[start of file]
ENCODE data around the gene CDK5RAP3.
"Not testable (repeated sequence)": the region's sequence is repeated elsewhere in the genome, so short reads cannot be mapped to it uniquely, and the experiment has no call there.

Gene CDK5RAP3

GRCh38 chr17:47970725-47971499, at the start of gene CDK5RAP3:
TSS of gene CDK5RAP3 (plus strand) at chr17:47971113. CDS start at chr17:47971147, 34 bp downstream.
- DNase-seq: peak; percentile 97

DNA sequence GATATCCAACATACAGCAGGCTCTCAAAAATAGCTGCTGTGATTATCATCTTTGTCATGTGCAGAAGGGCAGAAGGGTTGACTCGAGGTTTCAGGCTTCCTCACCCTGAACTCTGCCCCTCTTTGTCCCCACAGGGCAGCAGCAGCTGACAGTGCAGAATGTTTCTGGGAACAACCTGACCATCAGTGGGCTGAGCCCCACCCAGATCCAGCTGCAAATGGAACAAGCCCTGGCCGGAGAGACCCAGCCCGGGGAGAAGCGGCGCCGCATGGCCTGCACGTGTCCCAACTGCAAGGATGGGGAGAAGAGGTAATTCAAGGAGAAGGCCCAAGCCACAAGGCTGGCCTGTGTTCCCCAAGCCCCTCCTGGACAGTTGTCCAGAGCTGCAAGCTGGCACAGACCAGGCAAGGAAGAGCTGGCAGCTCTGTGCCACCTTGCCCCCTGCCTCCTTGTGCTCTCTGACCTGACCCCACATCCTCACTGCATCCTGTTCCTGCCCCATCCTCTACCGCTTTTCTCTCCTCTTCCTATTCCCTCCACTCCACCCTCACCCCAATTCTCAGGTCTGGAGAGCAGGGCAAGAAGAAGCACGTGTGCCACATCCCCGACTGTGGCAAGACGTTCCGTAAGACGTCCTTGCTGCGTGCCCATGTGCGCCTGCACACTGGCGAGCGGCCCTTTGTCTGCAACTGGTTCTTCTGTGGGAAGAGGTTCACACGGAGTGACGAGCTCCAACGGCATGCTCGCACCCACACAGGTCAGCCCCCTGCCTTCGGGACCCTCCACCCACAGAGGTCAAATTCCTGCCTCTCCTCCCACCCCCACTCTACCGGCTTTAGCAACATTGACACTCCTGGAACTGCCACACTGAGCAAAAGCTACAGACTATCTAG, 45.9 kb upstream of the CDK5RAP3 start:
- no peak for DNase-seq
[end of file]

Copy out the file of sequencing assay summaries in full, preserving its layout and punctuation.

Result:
ENCODE data around the gene CDK5RAP3.
"Not testable (repeated sequence)": the region's sequence is repeated elsewhere in the genome, so short reads cannot be mapped to it uniquely, and the experiment has no call there.

Gene CDK5RAP3

GRCh38 chr17:47970725-47971499, at the start of gene CDK5RAP3:
TSS of gene CDK5RAP3 (plus strand) at chr17:47971113. CDS start at chr17:47971147, 34 bp downstream.
- DNase-seq: peak; percentile 97

DNA sequence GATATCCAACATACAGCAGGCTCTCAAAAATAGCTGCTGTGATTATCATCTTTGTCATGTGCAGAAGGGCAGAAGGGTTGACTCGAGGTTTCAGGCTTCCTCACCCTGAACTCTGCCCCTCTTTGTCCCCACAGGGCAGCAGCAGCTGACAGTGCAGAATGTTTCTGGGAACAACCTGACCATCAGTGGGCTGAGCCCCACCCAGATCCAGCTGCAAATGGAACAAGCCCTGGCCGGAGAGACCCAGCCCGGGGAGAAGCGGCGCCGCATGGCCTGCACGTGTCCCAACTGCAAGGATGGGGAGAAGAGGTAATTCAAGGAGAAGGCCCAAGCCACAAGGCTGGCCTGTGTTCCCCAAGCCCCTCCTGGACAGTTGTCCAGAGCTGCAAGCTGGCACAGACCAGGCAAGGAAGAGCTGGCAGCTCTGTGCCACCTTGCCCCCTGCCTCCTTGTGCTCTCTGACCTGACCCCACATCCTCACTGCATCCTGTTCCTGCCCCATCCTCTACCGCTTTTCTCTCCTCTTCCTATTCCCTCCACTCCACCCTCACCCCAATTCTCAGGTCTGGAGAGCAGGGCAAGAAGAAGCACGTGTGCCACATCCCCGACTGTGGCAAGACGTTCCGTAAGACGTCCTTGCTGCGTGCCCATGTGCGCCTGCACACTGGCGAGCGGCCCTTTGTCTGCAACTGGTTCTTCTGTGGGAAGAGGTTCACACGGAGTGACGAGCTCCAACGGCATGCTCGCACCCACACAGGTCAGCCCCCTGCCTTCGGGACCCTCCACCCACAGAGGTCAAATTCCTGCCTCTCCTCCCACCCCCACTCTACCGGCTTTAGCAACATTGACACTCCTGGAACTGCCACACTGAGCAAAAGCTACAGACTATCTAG, 45.9 kb upstream of the CDK5RAP3 start:
- no peak for DNase-seq